The European Union has said it will not renew its emissions reduction pledges, which expire in one year, unless all countries agree to launch negotiations on a new treaty that would equally oblige all countries — including the world's two largest polluters the United States and China — to control their emissions. The U.S. never ratified the Kyoto Protocol, though it has made voluntary efforts to reduce emissions.
The EU's failure to commit to another five-year reduction period would leave the landmark agreement in place, but gutted of its most important element, and would surely lead to Durban being branded as the protocol's burial ground.
Both China and the U.S. said they would be amenable to the EU proposal, but each attached riders that appeared to hobble its prospects for unanimous acceptance.
The United States, with its eye on Congress that is generally seen as hostile on the climate issue, is concerned about conceding any competitive business advantage to China. Beijing, too, is resisting the notion that it has become a developed country on a par with the U.S. or Europe, saying it still has hundreds of millions of impoverished people.
Activists in Durban have expressed their anger at the U.S. and other countries in many ways.
An American college student was ejected from the conference Thursday after disrupting a speech by U.S. delegate Todd Stern. Police escorted the student, Abigail Borah, 21, from the cavernous plenary of the conference as delegates applauded her removal.
Before she was seized, Borah began reading a speech accusing the U.S. of stonewalling an agreement, but Stern denied that.
"I've heard this from everywhere from ministers to press reports to the very sincere and passionate young woman who was in the hall when I was giving my remarks. I just wanted to be on the record as saying that, that's just a mistake. It is not true," he told reporters later.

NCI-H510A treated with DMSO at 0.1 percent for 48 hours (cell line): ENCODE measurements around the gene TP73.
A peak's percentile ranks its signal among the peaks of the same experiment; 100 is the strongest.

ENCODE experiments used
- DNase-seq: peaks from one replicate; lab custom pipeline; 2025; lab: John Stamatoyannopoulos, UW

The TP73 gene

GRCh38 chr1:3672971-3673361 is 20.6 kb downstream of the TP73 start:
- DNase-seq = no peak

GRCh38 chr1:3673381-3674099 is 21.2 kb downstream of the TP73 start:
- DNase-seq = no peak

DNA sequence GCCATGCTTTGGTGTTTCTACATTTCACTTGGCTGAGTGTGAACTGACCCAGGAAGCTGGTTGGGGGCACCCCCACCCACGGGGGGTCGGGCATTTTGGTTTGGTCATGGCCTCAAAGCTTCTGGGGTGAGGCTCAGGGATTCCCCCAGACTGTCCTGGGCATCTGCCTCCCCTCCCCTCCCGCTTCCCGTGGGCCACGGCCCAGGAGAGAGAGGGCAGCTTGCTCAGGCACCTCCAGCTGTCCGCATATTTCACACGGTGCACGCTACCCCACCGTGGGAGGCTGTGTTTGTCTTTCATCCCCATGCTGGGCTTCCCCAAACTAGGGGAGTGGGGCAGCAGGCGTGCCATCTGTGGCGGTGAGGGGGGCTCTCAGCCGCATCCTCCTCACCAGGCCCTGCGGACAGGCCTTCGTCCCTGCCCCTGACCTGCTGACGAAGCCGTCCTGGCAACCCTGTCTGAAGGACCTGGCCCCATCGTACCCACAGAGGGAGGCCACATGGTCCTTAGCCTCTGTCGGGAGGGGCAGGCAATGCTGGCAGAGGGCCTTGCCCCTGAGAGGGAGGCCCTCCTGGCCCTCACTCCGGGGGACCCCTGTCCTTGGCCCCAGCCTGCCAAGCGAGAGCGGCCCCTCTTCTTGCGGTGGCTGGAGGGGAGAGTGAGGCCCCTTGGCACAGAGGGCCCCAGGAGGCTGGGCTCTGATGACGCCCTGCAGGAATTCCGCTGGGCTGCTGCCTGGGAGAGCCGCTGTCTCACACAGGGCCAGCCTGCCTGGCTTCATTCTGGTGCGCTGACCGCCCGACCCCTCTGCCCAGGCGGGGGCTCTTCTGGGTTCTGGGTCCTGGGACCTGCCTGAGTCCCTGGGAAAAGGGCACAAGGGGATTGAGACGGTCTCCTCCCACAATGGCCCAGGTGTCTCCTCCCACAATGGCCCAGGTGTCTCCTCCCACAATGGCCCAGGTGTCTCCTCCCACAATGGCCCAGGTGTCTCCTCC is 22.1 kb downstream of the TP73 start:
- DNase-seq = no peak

A day earlier, six Canadians were thrown out for a similar protest against Canada's Environment Minister Peter Kent.
At a separate meeting Thursday attended by South African President Jacob Zuma, scuffles broke out between his supporters and environmentalists holding up posters reading, "Zuma stand with Africa, not with USA," and "Zuma don't let Africa fry."
Negotiations to provide climate aid for poor countries are less sensitive than talks over mandatory emissions reductions, but even they have proved difficult thanks to the global financial crisis. Some nations are concerned that the envisioned aid, scaling up from $10 billion a year now to $100 billion annually in 2020, will have trouble raising donations from wealthier governments.
"In a time of constraints, in a time of crisis, in a time of tough budgets, people are saying that charity starts at home, that we cannot deal with something noble but medium and long-term like the environment," said Angel Gurria, head of the Organization for Economic Co-operation and Development, an organization of 34 Western countries.
Critical progress has been made on the structure and governance of the Green Climate Fund, which will handle most of the money.
"It's an area actually which is among the most advanced in the negotiations," said Stern, the chief U.S. negotiator. "I don't have any reason to think that that's not going to conclude."